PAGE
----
FIGS. 6 and 7 shows non-limiting examples of peer-assisted shopping communication interfaces 600 and 700, according to embodiments of the disclosure. Interface 600 may exist on any suitable device whereas interface 700 is shown as existing on a mobile device. In this particular embodiment, the underlying content is a video. Again, as referenced above, in other configurations, the underling content may be other items such a real-time video feed. In such an alternative configuration, a first device may capture video and send in real-time to a second device—either directly or through a server intermediary.

With reference to FIG. 6, a container 610 is generally shown which may have features similar to those described above with reference to FIGS. 2A, 2B, and 2C.

A box 620 has been extended from one edge of the container 610 to show that the user is communication with three different people. The box 620 is shown partitioned into three portions 620A, 620B, and 620C—each portion corresponding to a particular user. Although this particular interface is shown, others may be utilized. For example, the box 620 may show up as an overlay over the content. Additionally, the interface may be hidden upon command with, for example, only voice being propogated. Additionally, portions or all of the box 620 may take on a chat room interface if messaging is utilized.

In particular configurations, a user may be allowed to interact with a portion of the box corresponding to a particular person. For example, a user may click on a portion 620A corresponding to a particular person to discover what is in that person's shopping chart.

As referenced above, disparate technologies may be utilized in certain configurations. Accordingly, for example, portions 620A and 620C may show a video chat interface whereas portion 620B may be messaging chatting. In particular embodiments, conversions technologies may be used to convert text-to-voice or voice-to-text in order to accommodate for scenarios requiring different communication techniques. The conversion process may occur anywhere in the communication chain—at either device or at a server.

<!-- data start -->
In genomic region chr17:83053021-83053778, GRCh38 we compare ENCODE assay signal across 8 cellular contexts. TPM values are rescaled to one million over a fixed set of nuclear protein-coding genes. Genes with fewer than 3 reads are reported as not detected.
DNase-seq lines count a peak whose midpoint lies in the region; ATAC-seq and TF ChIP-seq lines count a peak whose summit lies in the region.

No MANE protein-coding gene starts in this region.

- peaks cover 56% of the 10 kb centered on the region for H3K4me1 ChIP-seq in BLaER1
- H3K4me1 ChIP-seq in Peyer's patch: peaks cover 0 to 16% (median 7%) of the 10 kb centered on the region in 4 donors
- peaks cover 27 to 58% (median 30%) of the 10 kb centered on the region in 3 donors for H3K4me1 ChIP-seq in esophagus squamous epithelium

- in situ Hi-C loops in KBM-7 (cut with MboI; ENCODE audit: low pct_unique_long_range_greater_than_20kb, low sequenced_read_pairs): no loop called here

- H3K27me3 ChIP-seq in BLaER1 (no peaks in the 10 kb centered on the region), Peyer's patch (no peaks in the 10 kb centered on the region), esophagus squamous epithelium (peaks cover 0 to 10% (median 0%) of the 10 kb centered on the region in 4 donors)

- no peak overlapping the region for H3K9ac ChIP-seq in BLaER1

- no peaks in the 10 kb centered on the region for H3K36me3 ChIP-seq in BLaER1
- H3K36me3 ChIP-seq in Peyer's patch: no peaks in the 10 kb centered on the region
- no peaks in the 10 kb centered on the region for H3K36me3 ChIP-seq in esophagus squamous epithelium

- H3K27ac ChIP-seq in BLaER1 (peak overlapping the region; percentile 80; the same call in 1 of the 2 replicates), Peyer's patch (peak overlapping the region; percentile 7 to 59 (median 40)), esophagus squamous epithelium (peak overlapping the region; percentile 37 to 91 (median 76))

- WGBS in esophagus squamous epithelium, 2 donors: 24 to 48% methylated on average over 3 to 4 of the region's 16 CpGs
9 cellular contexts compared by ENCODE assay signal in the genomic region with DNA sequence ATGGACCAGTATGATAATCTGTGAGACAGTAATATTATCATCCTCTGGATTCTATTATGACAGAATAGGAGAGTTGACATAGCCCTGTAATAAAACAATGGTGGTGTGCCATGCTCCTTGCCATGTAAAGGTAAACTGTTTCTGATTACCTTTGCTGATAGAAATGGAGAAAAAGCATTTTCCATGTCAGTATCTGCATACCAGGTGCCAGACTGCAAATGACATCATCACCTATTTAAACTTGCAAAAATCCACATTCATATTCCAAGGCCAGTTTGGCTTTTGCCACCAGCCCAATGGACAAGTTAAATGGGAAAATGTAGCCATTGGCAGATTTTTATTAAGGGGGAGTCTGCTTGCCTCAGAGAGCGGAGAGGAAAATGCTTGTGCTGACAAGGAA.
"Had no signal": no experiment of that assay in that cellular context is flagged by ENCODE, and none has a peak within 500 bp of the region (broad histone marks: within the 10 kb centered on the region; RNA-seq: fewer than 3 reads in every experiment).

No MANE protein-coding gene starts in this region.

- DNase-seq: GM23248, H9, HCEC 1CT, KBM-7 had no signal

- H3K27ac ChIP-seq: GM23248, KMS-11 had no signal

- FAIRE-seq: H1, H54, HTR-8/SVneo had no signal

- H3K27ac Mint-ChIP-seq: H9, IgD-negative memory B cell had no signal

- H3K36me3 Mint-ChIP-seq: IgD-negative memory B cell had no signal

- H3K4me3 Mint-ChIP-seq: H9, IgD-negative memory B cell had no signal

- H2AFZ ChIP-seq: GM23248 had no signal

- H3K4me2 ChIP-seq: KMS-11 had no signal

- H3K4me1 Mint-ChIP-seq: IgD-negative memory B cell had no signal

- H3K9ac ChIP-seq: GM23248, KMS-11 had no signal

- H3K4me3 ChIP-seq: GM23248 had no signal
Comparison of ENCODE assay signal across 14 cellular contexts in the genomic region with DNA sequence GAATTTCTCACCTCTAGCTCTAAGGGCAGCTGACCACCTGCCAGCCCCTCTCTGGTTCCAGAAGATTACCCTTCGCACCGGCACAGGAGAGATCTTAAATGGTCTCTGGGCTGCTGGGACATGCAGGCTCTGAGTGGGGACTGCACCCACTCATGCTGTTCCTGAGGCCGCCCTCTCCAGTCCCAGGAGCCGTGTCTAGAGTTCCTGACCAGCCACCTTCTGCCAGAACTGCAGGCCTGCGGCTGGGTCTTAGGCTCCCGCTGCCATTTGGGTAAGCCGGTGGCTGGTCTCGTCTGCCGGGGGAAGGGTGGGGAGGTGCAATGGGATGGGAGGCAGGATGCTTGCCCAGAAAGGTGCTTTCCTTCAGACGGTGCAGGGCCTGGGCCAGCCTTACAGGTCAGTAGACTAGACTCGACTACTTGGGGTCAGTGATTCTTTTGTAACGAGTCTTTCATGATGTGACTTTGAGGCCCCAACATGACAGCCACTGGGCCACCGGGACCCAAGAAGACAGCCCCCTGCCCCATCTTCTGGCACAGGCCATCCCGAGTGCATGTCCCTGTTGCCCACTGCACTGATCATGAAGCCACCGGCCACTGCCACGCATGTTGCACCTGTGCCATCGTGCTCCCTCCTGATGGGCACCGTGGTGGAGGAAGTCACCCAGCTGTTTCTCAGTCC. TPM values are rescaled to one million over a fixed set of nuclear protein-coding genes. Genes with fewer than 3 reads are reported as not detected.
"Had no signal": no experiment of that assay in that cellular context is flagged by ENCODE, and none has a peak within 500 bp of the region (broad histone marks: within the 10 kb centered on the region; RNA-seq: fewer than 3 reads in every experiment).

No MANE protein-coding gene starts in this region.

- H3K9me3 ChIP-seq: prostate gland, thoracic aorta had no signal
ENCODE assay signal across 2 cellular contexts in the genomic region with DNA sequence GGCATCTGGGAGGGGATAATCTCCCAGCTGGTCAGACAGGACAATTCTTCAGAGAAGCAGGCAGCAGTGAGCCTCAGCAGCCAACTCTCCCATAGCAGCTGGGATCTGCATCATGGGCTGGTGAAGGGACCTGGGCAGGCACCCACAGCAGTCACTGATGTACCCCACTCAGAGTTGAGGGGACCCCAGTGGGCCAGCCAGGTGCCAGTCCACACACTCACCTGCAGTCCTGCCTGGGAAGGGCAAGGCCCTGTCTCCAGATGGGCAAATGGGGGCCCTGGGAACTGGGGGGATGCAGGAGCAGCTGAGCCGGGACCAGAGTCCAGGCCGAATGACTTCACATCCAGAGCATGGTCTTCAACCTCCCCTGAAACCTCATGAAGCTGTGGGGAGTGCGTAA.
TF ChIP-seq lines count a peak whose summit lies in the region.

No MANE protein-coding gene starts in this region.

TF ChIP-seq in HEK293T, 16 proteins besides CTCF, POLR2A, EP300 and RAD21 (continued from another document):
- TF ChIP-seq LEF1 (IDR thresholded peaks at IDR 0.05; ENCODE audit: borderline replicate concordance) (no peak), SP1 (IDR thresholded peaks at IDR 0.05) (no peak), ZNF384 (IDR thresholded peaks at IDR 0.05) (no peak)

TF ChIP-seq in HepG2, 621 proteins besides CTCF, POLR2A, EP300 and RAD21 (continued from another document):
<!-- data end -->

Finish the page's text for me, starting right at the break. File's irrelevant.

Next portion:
A variety of tools 640 are also shown to facilitate the communication between the end users. In particular configuration, the tools 640 may replace some of the tools 240 shown in FIG. 2C. Although shown in the lower portion of the container 610 in this configuration, this toolset may be take on almost any configuration and can be selectively shown (and hidden) in any of a variety of manners. As a non-limiting example, the tools 640 may be invoked by hovering over a lower portion of the container or right clicking on the container.

A non-limiting example of tools include, a share shopping cart feature 641, a share particular location in video feature 643, a share current content feature 645, a sync feature 647 request to sync the playing of video and corresponding start location at a particular location so that two people may view the same thing at the same time, a commenting or tagging feature 649. Other features, designated “x” and “y” may additionally be incorporated.

The share shopping cart feature 641 allows one user to allow the peers to view the items in the shopping cart 625. The shopping cart 625, itself, may contain reverse links back to the location where the item was added. For example, it may contain a respective location in a video where the product was viewed and added to the cart.